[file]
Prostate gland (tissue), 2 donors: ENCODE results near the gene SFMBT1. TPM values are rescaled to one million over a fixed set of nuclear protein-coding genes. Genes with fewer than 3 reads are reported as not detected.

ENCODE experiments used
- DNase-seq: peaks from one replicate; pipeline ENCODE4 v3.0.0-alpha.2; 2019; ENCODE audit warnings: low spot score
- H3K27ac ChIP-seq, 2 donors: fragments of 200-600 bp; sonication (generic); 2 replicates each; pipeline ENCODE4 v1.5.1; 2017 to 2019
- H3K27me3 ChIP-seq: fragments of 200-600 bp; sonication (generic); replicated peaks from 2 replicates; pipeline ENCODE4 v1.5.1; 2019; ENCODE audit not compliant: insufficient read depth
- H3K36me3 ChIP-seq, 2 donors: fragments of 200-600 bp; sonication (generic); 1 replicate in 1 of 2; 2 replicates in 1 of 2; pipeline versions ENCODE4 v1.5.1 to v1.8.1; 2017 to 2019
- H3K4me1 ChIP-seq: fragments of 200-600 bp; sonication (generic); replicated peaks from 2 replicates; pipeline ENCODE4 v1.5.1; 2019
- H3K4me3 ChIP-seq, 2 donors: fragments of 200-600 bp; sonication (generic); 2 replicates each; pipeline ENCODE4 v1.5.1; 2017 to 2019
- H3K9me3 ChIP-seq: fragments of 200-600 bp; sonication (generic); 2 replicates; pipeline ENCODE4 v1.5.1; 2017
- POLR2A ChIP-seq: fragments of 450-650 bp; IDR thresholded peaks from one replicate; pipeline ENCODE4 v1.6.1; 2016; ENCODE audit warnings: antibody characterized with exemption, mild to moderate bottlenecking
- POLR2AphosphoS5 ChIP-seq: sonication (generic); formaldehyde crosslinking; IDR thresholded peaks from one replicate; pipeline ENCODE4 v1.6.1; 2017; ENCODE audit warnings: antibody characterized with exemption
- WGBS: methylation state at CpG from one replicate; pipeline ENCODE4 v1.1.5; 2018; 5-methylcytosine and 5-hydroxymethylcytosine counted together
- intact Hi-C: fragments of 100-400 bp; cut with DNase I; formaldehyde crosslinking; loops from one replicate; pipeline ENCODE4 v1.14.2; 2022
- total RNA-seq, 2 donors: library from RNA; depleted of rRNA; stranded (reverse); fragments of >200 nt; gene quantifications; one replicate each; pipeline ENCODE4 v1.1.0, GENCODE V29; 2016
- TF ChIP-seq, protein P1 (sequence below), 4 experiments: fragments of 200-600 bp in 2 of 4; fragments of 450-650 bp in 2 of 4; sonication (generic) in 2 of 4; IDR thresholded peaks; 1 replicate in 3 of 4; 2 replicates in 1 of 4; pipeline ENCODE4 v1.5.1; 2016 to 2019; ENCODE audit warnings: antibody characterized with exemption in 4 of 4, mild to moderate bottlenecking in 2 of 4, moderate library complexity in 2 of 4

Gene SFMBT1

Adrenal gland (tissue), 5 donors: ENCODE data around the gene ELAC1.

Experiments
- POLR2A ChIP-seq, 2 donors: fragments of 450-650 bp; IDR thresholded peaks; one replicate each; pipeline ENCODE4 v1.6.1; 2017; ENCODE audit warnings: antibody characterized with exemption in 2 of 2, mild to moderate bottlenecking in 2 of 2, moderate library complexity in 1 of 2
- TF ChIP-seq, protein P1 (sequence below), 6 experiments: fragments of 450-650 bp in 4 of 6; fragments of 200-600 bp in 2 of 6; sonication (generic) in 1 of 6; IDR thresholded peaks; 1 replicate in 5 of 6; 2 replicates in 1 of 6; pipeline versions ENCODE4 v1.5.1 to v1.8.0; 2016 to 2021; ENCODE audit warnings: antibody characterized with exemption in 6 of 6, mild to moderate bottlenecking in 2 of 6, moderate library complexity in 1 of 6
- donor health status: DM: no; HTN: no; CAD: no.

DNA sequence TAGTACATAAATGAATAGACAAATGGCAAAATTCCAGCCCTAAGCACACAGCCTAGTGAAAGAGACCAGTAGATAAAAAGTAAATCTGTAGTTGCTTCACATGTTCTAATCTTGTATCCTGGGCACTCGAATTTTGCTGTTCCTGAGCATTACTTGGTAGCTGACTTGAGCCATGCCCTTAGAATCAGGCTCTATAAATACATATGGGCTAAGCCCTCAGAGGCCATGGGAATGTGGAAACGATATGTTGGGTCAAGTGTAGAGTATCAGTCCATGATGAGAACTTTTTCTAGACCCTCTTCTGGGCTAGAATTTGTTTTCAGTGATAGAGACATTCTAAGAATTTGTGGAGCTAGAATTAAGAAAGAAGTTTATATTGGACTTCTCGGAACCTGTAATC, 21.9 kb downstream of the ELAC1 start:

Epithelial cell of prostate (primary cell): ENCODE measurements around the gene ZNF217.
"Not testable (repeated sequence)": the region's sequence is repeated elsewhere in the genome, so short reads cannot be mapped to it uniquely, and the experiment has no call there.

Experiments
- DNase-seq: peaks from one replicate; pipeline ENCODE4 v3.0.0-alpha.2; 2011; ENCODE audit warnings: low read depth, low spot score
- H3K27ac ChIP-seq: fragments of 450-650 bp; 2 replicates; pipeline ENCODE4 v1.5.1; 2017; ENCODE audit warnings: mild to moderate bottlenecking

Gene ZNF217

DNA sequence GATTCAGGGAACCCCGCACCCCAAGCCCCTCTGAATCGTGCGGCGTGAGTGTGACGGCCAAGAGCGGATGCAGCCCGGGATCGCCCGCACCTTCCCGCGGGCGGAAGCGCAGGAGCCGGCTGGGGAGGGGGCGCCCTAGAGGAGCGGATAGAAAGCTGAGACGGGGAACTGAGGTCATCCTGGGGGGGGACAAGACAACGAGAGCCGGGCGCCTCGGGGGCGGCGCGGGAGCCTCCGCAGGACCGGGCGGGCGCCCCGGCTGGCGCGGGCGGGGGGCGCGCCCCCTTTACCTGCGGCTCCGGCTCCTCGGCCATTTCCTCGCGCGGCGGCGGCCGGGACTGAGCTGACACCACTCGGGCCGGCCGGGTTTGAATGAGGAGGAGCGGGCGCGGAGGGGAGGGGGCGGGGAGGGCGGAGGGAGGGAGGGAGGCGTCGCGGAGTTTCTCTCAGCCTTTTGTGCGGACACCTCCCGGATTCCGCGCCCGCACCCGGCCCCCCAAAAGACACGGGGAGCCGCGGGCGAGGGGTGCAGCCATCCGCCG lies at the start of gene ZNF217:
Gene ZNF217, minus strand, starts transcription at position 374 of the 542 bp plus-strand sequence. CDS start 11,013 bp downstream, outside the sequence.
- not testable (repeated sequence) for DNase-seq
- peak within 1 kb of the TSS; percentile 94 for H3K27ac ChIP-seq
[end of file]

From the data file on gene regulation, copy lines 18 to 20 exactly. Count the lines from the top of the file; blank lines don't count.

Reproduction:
Experiments
- POLR2A ChIP-seq, 2 donors: fragments of 450-650 bp; IDR thresholded peaks; one replicate each; pipeline ENCODE4 v1.6.1; 2017; ENCODE audit warnings: antibody characterized with exemption in 2 of 2, mild to moderate bottlenecking in 2 of 2, moderate library complexity in 1 of 2
- TF ChIP-seq, protein P1 (sequence below), 6 experiments: fragments of 450-650 bp in 4 of 6; fragments of 200-600 bp in 2 of 6; sonication (generic) in 1 of 6; IDR thresholded peaks; 1 replicate in 5 of 6; 2 replicates in 1 of 6; pipeline versions ENCODE4 v1.5.1 to v1.8.0; 2016 to 2021; ENCODE audit warnings: antibody characterized with exemption in 6 of 6, mild to moderate bottlenecking in 2 of 6, moderate library complexity in 1 of 6